After five years, the verdicts in the trials of members of the National Socialist Underground are due to be handed down. German Chancellor Angela Merkel’s promised clarification efforts have not become reality.
The first victim of the serial murders died on September 11, 2000, the last on April 6, 2006. Eight of the victims were men of Turkish heritage; one was from Greece. They were all shot with the same gun. The investigators initially assumed, without evidence, that the killings must have involved drugs — sometimes they even accused relatives of taking part in the murders. Racism was quickly ruled out as motive.
When police officer Michele Kiesewetter was shot in Heilbronn on April 25, 2007, in the southwestern state of Baden-Württemberg, no connection to the other murders was made. It wasn’t until four and a half years later that police pieced the events together, almost accidently — and following yet another crime.
The bodies of Uwe Böhnhardt and Uwe Mundlos were found in a burned-out motorhome after a failed bank robbery in Eisenach on November 4, 2011. They had apparently taken their lives to escape arrest. The fact that the men were members of a right-wing group called the National Socialist Underground (NSU), and were behind the serial murders became known after a video was sent to several media outlets a short time later. Multiple pieces of evidence were discovered by police in the rubble of a residential building in Zwickau that had exploded on the day of the robbery. The detonation was presumably triggered by Beate Zschäpe, who had joined up with Böhnhardt and Mundlos in January 1998. Zschäpe turned herself in to police on November 8, 2011.
In addition to the 10 murders already blamed on the NSU, prosecutors would eventually charge the group with two bomb attacks in Cologne that left more than 20 people injured and 15 robberies.
Not ‘doing everything’
Zschäpe and four NSU supporters went on trial for the crimes in Munich’s higher regional court on May 6, 2013. Prosecutors have demanded a life sentence for Zschäpe and prison terms of three to 12 years for the four people accused of being accessories.
An early release would be ruled out should presiding judge Manfred Götzl’s tribunal sentence Zschäpe to life. But, whatever sentence is imposed, survivors and relatives of the victims have already delivered their verdict on German authorities’ investigation of the NSU’s crimes.
“We are doing everything to solve the murders, uncover the accomplices and individuals behind these crimes, and bring all perpetrators to justice,” Chancellor Angela Merkel said on February 23, 2012, at a ceremony to commemorate the people hurt and killed by the NSU.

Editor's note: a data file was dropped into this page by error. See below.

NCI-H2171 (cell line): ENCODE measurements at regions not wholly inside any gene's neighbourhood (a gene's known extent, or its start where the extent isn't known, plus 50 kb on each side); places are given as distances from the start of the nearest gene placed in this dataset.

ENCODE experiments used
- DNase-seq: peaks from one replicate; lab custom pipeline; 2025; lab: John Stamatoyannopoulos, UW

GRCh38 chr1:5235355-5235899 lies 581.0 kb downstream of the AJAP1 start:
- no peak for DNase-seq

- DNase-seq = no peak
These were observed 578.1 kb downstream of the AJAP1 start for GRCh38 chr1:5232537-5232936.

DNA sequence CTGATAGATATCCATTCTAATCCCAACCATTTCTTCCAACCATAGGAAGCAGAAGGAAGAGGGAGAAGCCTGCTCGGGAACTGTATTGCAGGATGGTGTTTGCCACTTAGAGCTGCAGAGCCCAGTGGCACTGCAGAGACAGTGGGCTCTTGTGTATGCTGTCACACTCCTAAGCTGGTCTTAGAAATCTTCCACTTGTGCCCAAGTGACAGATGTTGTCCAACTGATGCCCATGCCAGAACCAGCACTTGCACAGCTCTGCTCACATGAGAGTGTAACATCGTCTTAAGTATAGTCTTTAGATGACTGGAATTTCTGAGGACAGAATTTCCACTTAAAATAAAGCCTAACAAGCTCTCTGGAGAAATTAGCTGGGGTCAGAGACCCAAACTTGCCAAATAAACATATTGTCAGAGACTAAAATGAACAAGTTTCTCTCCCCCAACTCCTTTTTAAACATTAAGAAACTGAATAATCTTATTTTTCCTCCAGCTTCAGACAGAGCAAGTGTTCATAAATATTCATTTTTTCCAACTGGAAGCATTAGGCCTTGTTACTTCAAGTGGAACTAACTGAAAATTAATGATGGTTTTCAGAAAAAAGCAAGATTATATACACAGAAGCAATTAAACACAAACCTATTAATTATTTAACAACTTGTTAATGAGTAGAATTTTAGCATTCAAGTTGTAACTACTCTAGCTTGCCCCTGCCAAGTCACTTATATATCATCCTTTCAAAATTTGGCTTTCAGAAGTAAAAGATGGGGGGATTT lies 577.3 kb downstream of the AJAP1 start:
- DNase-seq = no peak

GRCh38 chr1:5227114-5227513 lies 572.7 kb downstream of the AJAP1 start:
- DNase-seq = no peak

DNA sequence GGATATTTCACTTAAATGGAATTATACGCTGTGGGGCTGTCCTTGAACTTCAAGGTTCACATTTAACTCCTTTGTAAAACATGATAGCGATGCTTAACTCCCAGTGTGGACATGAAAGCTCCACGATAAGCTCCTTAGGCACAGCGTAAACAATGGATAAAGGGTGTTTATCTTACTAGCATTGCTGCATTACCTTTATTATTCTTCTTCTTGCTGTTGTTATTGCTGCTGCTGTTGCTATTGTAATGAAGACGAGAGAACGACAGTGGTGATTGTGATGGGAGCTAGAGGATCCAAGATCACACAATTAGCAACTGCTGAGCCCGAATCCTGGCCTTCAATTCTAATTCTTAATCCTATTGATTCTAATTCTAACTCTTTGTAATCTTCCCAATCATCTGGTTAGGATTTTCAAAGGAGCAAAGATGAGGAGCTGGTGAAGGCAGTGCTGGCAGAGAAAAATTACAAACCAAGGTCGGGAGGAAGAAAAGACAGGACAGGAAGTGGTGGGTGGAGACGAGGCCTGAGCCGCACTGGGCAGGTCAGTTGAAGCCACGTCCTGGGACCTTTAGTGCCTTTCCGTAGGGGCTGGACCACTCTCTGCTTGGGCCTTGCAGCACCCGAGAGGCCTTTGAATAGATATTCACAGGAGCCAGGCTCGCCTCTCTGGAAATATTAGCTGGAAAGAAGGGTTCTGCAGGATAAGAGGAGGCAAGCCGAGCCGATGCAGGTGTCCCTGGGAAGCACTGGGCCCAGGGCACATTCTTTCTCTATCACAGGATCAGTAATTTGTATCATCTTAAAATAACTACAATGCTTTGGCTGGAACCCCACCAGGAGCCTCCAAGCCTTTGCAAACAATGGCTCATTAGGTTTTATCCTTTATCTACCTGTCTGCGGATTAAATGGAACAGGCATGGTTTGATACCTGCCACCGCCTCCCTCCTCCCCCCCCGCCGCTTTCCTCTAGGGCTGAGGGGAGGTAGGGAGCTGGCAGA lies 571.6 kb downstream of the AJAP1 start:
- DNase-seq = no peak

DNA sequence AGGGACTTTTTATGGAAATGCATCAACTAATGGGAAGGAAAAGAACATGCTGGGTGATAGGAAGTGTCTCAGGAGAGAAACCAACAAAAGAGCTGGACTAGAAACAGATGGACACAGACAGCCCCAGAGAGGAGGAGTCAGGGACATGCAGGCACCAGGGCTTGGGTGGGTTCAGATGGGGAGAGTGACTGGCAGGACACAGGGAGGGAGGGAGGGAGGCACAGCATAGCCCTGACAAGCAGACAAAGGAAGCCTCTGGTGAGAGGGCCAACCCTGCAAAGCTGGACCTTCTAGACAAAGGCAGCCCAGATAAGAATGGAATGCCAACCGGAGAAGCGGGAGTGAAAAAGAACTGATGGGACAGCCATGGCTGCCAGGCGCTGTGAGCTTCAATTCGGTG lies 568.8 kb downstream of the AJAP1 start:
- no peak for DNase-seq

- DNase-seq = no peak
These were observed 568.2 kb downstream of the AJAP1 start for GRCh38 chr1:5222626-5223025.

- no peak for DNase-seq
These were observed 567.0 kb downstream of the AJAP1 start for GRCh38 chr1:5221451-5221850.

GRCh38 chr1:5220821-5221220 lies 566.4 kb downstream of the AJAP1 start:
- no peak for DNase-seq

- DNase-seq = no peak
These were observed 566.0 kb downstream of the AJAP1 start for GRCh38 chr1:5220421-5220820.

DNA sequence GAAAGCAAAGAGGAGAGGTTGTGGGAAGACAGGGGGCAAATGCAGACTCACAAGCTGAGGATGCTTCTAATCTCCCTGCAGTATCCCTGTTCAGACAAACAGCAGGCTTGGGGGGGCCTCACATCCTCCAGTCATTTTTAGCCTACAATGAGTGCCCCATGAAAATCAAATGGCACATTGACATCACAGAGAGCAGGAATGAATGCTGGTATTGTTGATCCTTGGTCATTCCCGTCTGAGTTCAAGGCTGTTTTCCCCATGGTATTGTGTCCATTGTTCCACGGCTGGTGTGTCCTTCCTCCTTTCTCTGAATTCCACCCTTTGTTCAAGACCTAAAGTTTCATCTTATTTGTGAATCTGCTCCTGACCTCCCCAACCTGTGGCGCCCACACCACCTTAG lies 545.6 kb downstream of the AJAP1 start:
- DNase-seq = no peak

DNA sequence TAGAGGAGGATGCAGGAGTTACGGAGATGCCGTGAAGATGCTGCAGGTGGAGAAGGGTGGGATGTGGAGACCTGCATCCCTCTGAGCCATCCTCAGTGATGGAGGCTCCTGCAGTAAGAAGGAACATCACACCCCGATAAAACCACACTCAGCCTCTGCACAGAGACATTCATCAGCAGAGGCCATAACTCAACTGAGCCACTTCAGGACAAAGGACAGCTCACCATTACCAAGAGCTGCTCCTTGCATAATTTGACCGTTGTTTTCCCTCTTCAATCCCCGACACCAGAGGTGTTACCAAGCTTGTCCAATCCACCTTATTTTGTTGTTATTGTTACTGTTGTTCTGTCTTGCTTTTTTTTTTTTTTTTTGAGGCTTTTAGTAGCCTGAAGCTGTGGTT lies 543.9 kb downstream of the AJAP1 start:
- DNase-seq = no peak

However, with the trial finally coming to a close over six years later, many questions remain unanswered, said Antonia von der Behrens, a Berlin lawyer representing one of Mehmet Kubasik’s sons. Her client will likely never find out why his father was murdered in Dortmund in 2006. Victims’ families believe that Zschäpe could shed light on why their relatives were targeted. But she claims to always have heard about the murders only after the fact — an assertion that von der Behrens does not buy.
Lawyers, activists and relatives believe that the NSU had far more accomplices than are being tried in Munich. For many years, Germany’s domestic intelligence agency, the BfV, had placed numerous informants at events where NSU members or their supporters were present. However, by official request, the informants have only been allowed to give limited testimony — or none at all — as witnesses in the trial. The same has applied to agents of the BfV.
In December, von der Behrens said the BfV and the equivalent local-level agencies in relevant states “have systematically thwarted and made impossible the investigation of the 10 murders, 43 attempted murders and 15 robberies.”
Even after several parliamentary committees of inquiry, many questions about the NSU remain unanswered. Clemens Binninger was a member of one Bundestag committee of inquiry. He also doubts the theory that only three people — Zschäpe, Böhnhardt and Mundlos — belonged to the terror group.
“Within the trio, did the two men commit all these crimes alone, without leaving a trace anywhere?” asked Binninger, who has since resigned from the Bundestag.
A former police officer, Binninger wonders what the NSU’s “determining impulse” was when selecting victims and locations. The murders were carried out across Germany: Rostock and Hamburg in the north, Dortmund in the west, Kassel in the center and Nuremberg, Munich and Heilbronn in the south.
Survivors and the relatives of the people killed are disillusioned, von der Behrens said. She also said that police allegations that the victims or their families had been involved in drug trafficking or gang crime amount to institutional racism, especially considering the lack of political will to clarify the extent of the BfV’s own role in the NSU’s killings.
With her promise of a relentless official effort to solve the crimes six years ago, Chancellor Merkel had raised the hopes of survivors and the relatives of the people killed. However, the state’s failures have had few repercussions. Heinz Fromm, then the president of the BfV, voluntarily resigned in 2012 after it became known that files related to the NSU had been destroyed shortly after the group’s existence became public. Any remaining BfV files on the NSU have been redacted or remain under lock and key. Some others were destroyed, even after the investigation had begun.